Everyone has thought about starting a podcast at least once in the last four years. This might not be a real statistic, but I am pretty confident in my statement. 

With podcasts just getting more and more popular, it is natural for more and more people to consider stepping in behind the mic. If that is not you, then you have to have at least wondered about the planning and management of it all. 

It is only natural because podcasts interest people! 

That is why media update's Alrika Möller asked Rusell Grant from The Video Store Podcast the podcasting questions we’ve all been wanting to ask. 

Can you walk us through the early stages of launching The Video Store Podcast? What were some initial challenges that can come up?

So, The Video Store was born out of The Bioscope, which is a cinema in Johannesburg. We've been screening films practically every day for 14 years now. So we can do a long-term marathon project! 

I wanted The Video Store to be a long-term thing, just like the cinema, so finding the team and establishing our plan of how we could record and release an episode every week was the long and tough thing at the start. 

I know I could make an episode quickly and easily enough, but if we were to do this long-term, we had to have the right people, and the right way of working established, if it were to last!

What is your process for planning and preparing for each podcast episode release?

We like to keep things relatively casual. This is important for me. We want to be able to venture down tangents and be comfortable to go where the conversations take us

But the Tuesday clerks episodes all start with us mapping out the things we want to talk about, and how we might lead from one to the other. 

The Thursday guest episodes are thankfully guided by our structure of getting them to tell us their four great film loves across their life:

  1. The 'Puppy Love' film

  2. The 'High School Crush' film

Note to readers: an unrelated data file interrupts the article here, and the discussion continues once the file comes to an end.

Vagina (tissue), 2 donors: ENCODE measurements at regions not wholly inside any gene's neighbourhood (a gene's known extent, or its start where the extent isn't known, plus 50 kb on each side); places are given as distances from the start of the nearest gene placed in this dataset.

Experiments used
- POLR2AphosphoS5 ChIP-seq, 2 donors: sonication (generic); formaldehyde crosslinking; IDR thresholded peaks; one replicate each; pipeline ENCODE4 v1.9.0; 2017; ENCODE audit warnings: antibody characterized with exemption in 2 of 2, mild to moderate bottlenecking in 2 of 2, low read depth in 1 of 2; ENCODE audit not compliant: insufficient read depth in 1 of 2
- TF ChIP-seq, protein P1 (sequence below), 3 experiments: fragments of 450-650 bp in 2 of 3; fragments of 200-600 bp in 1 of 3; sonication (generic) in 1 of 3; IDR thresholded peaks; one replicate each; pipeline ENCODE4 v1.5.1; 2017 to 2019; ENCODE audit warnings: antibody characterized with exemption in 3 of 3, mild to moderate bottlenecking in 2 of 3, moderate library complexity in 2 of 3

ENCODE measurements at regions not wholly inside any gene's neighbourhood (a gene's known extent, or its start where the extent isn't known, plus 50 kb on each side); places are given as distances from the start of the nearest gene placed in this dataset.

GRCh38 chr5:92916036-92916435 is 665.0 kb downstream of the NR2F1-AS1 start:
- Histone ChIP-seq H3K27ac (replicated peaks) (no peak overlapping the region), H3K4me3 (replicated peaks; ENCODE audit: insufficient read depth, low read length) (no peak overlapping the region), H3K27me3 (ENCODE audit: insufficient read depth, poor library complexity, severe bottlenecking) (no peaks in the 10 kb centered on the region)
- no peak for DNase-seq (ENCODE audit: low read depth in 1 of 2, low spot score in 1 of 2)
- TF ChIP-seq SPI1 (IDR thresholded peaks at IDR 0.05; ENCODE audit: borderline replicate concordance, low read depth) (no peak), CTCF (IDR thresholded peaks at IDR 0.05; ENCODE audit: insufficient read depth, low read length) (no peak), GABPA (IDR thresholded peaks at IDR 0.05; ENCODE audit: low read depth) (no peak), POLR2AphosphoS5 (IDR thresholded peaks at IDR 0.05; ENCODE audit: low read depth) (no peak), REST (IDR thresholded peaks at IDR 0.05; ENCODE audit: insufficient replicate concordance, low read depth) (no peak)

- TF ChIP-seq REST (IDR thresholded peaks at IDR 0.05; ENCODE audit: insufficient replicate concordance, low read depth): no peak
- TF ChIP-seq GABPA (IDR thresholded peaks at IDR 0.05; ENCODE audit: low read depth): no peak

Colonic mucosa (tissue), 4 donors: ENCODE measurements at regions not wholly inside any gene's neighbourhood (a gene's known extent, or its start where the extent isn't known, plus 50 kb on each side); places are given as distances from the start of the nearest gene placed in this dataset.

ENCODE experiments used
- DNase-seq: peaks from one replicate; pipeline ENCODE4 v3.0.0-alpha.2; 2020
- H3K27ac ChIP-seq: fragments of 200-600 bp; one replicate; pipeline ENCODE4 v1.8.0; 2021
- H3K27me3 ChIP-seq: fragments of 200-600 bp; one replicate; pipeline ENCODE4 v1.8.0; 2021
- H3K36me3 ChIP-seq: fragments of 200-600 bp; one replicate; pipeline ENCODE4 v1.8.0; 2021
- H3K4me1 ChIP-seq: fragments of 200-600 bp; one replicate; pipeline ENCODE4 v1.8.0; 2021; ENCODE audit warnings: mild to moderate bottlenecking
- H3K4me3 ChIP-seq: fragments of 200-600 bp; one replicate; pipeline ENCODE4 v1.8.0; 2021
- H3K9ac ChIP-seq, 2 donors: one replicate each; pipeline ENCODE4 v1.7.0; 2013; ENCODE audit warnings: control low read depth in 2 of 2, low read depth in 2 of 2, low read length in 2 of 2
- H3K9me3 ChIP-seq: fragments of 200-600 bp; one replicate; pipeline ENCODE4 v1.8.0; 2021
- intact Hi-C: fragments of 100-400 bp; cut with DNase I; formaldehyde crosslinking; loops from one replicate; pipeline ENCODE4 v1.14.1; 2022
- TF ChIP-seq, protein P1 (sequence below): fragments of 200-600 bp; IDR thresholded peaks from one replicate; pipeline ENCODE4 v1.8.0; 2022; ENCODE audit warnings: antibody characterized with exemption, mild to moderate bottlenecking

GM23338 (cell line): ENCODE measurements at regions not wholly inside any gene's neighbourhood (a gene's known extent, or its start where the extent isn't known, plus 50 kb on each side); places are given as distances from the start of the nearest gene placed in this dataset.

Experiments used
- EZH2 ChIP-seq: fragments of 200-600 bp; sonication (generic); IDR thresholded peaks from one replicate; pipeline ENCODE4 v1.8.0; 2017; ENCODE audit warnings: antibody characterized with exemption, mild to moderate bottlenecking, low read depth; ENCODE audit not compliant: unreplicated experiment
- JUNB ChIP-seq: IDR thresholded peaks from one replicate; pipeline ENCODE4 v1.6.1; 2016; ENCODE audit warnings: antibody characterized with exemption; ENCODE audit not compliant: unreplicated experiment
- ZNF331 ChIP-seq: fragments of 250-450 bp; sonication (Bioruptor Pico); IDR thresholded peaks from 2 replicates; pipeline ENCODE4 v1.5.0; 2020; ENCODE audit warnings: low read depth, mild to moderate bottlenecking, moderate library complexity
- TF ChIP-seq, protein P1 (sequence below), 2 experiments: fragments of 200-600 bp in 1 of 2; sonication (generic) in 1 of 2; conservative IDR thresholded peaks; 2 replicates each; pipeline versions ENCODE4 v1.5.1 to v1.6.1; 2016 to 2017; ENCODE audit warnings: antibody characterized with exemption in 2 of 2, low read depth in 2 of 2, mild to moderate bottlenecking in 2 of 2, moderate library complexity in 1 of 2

3. the 'Getting Serious' film, and 

  4. the film they would marry or settle down with. 

This helps guide the chat and unlock each section of their life in their head. I try my best to do some research beforehand to help prompt certain conversations to unlock.


How important is having a clear niche or target audience for a podcast’s success?

Knowing your niche is absolutely critical. If you manage to break out into other markets and gain some mass appeal, that's just a bonus. 

One look at the number of podcasts on offer, and you will quickly realise how much there is to compete with. So knowing your lane — where you can at least launch from — is very important in finding your perfect early fans

Podcasting is typically about a much longer form of chat, so you are wading into much deeper waters and staying there for longer than other types of content. Having those moments be the ones that enrich and deepen the connection with your audience is key!

How can podcasters go about finding their audience and niche?

To me, podcasting — or at least the type I'm finding myself naturally drawn to — is one of authenticity

You are being authentically yourself, even if that means being somewhat honest and vulnerable with your listeners. 

If you are true to yourself and your passions, those with similar feelings and passions will find you. That and obvious targeted and carefully planned marketing, of course! But once in front of the audience, your authenticity will drive it home!


How do you stay motivated and consistent with your podcast schedule?

So, as I mentioned at the start, we have built a pretty incredible set of systems to keep our little cinema ticking over day after day. It's never been a sprint to the finish line where we burn ourselves out. 

We're running marathons over here where we need to wake up the next day and do it again. So it's a different approach, different training and team building. Once we established our team and our groove, we have been able to keep it going.